Scientists are unlocking the secrets of water efficient faba beans

A new study provides insight into the physiological and genetic control of transpiration in faba bean and opportunities for marker-assisted selection to improve its performance in water-limited environments.

Roughly one-third of the world’s arable land is subject to water shortage, and with climate change expanding this area, farmers need more drought-adapted crops. Mandour and colleagues have brought farmers one step closer to drought-resistant faba beans by identifying genetic markers associated with water use efficiency in experiments published in Annals of Botany.  

Faba bean is a highly adaptable, productive, nutritious pulse with a long tradition of old-world cultivation. Two faba bean varieties known to have relatively high water use efficiency were used to create a population of recombinant inbred lines (RILs). RILs are genetically very similar plants developed by crossing two inbred parents and then self-fertilising the progeny over successive generations to create genetically distinct lines in a similar genetic background. This breeding scheme results in closely related plants that can be experimentally exploited to identify genes contributing to complex genetic traits.

In this case, the botanists identified genes associated with water transpiration rate. Transpiration is the amount of water taken up by a plant’s roots that then evaporates from its leaves. Plants regulate transpiration by opening and closing microscopic pores called stomata that are on the leaf surface. Water lost from leaves must constantly be replaced by water from the soil, leading to interest in improved transpiration rates as part of drought-resistance breeding programmes.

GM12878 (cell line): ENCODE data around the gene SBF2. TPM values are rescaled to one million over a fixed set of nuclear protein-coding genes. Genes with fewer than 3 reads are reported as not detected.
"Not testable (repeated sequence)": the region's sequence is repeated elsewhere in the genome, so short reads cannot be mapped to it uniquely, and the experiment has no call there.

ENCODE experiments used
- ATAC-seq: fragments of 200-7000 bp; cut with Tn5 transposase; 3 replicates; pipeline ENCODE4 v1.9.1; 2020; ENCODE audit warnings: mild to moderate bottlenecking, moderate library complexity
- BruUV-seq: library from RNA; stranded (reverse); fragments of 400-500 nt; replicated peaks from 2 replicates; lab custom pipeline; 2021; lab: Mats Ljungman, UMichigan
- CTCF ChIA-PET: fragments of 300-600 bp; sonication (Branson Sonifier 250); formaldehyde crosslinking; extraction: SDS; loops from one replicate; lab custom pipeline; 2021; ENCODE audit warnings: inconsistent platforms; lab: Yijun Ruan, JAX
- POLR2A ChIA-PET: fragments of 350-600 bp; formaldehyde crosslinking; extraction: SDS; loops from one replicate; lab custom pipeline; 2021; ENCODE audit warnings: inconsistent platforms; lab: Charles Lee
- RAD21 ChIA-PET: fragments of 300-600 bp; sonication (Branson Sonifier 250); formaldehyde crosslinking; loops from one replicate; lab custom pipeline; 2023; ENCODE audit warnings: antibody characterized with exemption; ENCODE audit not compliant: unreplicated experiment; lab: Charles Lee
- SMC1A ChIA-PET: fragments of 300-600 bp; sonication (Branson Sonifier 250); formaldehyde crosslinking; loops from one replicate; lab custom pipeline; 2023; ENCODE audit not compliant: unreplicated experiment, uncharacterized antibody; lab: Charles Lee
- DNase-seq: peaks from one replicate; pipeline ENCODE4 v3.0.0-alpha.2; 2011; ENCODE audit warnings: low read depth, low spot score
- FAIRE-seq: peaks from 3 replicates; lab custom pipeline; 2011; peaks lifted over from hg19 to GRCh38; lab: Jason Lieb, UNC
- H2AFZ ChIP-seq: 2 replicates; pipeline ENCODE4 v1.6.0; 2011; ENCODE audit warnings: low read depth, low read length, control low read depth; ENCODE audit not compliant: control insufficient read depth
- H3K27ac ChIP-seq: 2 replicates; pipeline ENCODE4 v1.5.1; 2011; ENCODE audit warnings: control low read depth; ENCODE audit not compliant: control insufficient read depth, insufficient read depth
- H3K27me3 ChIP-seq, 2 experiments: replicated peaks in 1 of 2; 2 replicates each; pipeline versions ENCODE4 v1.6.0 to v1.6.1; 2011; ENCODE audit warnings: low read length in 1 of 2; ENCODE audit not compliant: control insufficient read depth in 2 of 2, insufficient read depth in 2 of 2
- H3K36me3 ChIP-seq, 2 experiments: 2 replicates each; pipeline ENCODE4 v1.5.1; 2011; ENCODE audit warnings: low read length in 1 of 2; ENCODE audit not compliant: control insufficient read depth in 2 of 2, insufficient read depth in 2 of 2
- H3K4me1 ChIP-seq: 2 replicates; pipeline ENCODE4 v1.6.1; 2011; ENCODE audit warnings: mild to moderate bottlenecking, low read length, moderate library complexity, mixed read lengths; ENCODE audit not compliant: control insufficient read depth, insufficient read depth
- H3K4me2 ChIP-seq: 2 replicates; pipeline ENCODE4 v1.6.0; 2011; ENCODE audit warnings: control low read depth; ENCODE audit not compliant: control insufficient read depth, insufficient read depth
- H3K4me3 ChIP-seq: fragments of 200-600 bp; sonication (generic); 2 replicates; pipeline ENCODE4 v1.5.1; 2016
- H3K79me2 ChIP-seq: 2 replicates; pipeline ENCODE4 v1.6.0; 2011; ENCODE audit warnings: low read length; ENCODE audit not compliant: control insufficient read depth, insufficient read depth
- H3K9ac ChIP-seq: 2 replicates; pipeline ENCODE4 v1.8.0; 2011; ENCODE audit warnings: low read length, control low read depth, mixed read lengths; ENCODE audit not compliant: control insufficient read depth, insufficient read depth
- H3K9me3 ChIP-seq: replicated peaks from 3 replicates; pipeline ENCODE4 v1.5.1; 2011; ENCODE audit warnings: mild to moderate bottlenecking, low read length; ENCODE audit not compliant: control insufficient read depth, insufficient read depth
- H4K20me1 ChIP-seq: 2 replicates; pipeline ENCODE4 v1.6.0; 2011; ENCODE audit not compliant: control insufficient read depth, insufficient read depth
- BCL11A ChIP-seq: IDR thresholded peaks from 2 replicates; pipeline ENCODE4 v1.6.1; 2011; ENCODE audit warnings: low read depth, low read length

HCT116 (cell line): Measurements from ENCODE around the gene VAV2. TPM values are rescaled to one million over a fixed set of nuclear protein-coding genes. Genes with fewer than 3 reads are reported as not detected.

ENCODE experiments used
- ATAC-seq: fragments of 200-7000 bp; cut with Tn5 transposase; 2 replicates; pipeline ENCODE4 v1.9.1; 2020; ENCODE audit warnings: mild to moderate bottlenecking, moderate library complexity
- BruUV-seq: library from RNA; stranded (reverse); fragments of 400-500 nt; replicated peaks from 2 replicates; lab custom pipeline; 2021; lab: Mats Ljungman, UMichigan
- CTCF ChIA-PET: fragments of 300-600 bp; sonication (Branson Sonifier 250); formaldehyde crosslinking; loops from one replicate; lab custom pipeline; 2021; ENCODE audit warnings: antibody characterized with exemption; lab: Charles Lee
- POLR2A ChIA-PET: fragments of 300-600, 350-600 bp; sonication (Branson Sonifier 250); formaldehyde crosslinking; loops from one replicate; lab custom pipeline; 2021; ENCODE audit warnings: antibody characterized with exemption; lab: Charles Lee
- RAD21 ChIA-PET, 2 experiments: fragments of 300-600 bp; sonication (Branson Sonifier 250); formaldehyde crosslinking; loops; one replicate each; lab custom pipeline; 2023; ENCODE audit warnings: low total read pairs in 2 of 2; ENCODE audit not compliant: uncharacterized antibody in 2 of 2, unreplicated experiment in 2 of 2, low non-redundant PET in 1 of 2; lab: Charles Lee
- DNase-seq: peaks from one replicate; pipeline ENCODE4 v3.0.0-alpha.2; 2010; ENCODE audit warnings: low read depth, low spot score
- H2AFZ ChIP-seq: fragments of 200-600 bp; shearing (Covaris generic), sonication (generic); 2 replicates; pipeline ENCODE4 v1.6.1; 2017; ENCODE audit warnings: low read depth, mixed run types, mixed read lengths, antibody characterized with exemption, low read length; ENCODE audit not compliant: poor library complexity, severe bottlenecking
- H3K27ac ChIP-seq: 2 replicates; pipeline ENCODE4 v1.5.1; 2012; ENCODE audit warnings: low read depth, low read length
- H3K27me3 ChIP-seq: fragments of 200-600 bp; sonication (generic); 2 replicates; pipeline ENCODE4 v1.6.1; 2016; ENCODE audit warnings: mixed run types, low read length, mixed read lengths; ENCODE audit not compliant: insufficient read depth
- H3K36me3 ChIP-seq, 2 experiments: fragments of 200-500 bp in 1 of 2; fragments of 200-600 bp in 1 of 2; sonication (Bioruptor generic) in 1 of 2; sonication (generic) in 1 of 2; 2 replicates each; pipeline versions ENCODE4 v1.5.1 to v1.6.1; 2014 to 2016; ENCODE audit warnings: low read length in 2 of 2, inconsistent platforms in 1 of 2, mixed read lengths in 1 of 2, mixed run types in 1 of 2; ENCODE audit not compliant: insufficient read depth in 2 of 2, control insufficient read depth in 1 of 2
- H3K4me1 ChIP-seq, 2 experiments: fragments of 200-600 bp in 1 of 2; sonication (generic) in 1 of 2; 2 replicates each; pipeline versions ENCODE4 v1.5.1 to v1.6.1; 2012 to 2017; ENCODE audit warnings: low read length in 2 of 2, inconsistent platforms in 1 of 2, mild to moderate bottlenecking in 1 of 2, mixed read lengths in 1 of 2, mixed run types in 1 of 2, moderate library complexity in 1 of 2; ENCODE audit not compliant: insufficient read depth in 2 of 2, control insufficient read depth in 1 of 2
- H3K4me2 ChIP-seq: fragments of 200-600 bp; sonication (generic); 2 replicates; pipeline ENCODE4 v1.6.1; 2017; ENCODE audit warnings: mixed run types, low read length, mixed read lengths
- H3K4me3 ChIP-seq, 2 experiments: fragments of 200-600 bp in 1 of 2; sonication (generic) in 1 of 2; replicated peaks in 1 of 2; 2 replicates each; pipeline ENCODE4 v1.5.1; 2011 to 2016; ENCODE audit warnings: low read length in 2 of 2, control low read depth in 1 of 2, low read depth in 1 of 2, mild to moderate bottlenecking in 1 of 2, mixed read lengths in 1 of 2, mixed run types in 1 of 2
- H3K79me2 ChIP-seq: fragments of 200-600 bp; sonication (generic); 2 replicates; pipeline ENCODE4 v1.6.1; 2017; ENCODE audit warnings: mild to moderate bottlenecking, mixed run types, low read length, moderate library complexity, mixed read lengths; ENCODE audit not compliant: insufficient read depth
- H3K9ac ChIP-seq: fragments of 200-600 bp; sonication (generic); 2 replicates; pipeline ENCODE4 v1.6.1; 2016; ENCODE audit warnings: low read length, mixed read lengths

Using the RIL strategy, Mandour and colleagues identified genes associated with transpiration that could prove useful for water conservation. Plant transpiration was measured at six sequentially decreasing humidity levels by changing the ratio of dry to humid air within a whole plant gas exchange chamber. DNA was then isolated from the 165 RILs and their parental lines, and genotypic data was generated using a DNA array. A linkage map, which statistically links a trait such as transpiration response to a gene or genetic marker, was created to identify quantitative trait loci (QTLs). QTLs are genomic regions statistically associated with a physical (i.e., height) or physiological (i.e., drought tolerance) response. They are identified by measuring a trait such as transpiration rate and then statistically identifying a genetic region that is common across RILs presenting that trait.

Thirteen QTLs associated with transpiration rate were identified. The QTLs mapped to chromosomes 1, 3 and 5, and most of the QTLs are in or near genes known to regulate plant responses to abiotic stress. Even better, with the newly published faba bean genome, these genes of interest can be rapidly studied for their contribution to transpiration rate and can be used as part of a marker-assisted breeding programme. Ultimately, the identification of these genes can lead to faba bean varieties that more efficiently regulate their transpiration rate in arid conditions. If plants can be more efficient with their water supply, then they will be better equipped to tackle dryer conditions.

Hend Mandour, Hamid Khazaei, Frederick L Stoddard, Ian C Dodd, Identifying physiological and genetic determinants of faba bean transpiration response to evaporative demandAnnals of Botany, Volume 131, Issue 3, 16 February 2023, Pages 533–544,

Sarah Covshoff

Add comment

Leave a Reply

This site uses Akismet to reduce spam. Learn how your comment data is processed.

Read this in your language

The Week in Botany

On Monday mornings we send out a newsletter of the links that have been catching the attention of our readers on Twitter and beyond. You can sign up to receive it below.

@BotanyOne on Mastodon

Loading Mastodon feed...